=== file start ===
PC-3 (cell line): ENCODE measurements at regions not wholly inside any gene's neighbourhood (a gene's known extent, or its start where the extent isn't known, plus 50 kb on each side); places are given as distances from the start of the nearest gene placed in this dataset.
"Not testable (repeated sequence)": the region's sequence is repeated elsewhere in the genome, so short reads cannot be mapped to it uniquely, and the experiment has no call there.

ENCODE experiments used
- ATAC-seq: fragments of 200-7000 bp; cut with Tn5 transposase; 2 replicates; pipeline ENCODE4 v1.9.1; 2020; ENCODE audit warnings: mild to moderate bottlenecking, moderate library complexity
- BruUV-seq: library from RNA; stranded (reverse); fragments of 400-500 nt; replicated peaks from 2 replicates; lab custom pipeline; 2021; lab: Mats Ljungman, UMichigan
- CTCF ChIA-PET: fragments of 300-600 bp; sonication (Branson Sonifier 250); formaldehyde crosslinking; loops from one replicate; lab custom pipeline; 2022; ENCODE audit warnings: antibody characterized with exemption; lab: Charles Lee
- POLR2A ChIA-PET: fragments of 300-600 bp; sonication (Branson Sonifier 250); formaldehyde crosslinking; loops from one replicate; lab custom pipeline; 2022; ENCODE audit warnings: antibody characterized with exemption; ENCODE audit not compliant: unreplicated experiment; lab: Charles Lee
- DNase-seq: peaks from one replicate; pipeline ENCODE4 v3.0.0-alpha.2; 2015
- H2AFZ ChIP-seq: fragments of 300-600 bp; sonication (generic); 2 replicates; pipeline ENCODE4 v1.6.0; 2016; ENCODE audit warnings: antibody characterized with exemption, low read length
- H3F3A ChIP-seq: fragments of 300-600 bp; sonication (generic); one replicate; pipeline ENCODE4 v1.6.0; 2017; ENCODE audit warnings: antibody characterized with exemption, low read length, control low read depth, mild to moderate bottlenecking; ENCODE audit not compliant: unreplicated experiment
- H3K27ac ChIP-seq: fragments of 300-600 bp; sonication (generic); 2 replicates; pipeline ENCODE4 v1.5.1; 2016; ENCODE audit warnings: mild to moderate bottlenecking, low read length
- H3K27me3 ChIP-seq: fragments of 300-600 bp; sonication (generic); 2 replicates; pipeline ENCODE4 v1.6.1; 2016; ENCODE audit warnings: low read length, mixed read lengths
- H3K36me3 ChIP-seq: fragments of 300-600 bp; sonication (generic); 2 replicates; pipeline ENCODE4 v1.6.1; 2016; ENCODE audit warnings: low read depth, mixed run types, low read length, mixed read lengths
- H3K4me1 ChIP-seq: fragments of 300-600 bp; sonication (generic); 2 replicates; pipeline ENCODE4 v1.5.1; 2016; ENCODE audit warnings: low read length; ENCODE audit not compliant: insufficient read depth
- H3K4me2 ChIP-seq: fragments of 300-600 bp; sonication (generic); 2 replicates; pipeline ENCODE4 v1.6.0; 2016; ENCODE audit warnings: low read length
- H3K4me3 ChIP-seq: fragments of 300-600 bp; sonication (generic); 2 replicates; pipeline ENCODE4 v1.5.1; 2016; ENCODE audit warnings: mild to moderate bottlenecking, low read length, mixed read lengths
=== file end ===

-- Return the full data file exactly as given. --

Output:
PC-3 (cell line): ENCODE measurements at regions not wholly inside any gene's neighbourhood (a gene's known extent, or its start where the extent isn't known, plus 50 kb on each side); places are given as distances from the start of the nearest gene placed in this dataset.
"Not testable (repeated sequence)": the region's sequence is repeated elsewhere in the genome, so short reads cannot be mapped to it uniquely, and the experiment has no call there.

ENCODE experiments used
- ATAC-seq: fragments of 200-7000 bp; cut with Tn5 transposase; 2 replicates; pipeline ENCODE4 v1.9.1; 2020; ENCODE audit warnings: mild to moderate bottlenecking, moderate library complexity
- BruUV-seq: library from RNA; stranded (reverse); fragments of 400-500 nt; replicated peaks from 2 replicates; lab custom pipeline; 2021; lab: Mats Ljungman, UMichigan
- CTCF ChIA-PET: fragments of 300-600 bp; sonication (Branson Sonifier 250); formaldehyde crosslinking; loops from one replicate; lab custom pipeline; 2022; ENCODE audit warnings: antibody characterized with exemption; lab: Charles Lee
- POLR2A ChIA-PET: fragments of 300-600 bp; sonication (Branson Sonifier 250); formaldehyde crosslinking; loops from one replicate; lab custom pipeline; 2022; ENCODE audit warnings: antibody characterized with exemption; ENCODE audit not compliant: unreplicated experiment; lab: Charles Lee
- DNase-seq: peaks from one replicate; pipeline ENCODE4 v3.0.0-alpha.2; 2015
- H2AFZ ChIP-seq: fragments of 300-600 bp; sonication (generic); 2 replicates; pipeline ENCODE4 v1.6.0; 2016; ENCODE audit warnings: antibody characterized with exemption, low read length
- H3F3A ChIP-seq: fragments of 300-600 bp; sonication (generic); one replicate; pipeline ENCODE4 v1.6.0; 2017; ENCODE audit warnings: antibody characterized with exemption, low read length, control low read depth, mild to moderate bottlenecking; ENCODE audit not compliant: unreplicated experiment
- H3K27ac ChIP-seq: fragments of 300-600 bp; sonication (generic); 2 replicates; pipeline ENCODE4 v1.5.1; 2016; ENCODE audit warnings: mild to moderate bottlenecking, low read length
- H3K27me3 ChIP-seq: fragments of 300-600 bp; sonication (generic); 2 replicates; pipeline ENCODE4 v1.6.1; 2016; ENCODE audit warnings: low read length, mixed read lengths
- H3K36me3 ChIP-seq: fragments of 300-600 bp; sonication (generic); 2 replicates; pipeline ENCODE4 v1.6.1; 2016; ENCODE audit warnings: low read depth, mixed run types, low read length, mixed read lengths
- H3K4me1 ChIP-seq: fragments of 300-600 bp; sonication (generic); 2 replicates; pipeline ENCODE4 v1.5.1; 2016; ENCODE audit warnings: low read length; ENCODE audit not compliant: insufficient read depth
- H3K4me2 ChIP-seq: fragments of 300-600 bp; sonication (generic); 2 replicates; pipeline ENCODE4 v1.6.0; 2016; ENCODE audit warnings: low read length
- H3K4me3 ChIP-seq: fragments of 300-600 bp; sonication (generic); 2 replicates; pipeline ENCODE4 v1.5.1; 2016; ENCODE audit warnings: mild to moderate bottlenecking, low read length, mixed read lengths